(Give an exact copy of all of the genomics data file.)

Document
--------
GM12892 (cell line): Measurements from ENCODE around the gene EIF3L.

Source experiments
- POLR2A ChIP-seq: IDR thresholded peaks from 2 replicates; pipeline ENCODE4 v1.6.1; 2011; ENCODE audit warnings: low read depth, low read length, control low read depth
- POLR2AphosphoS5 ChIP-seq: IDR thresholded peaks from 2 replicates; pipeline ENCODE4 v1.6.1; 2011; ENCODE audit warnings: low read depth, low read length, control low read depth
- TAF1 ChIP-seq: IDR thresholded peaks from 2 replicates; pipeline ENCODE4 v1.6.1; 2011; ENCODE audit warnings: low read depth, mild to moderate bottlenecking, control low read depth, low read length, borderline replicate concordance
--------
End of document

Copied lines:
GM12892 (cell line): Measurements from ENCODE around the gene EIF3L.

Source experiments
- POLR2A ChIP-seq: IDR thresholded peaks from 2 replicates; pipeline ENCODE4 v1.6.1; 2011; ENCODE audit warnings: low read depth, low read length, control low read depth
- POLR2AphosphoS5 ChIP-seq: IDR thresholded peaks from 2 replicates; pipeline ENCODE4 v1.6.1; 2011; ENCODE audit warnings: low read depth, low read length, control low read depth
- TAF1 ChIP-seq: IDR thresholded peaks from 2 replicates; pipeline ENCODE4 v1.6.1; 2011; ENCODE audit warnings: low read depth, mild to moderate bottlenecking, control low read depth, low read length, borderline replicate concordance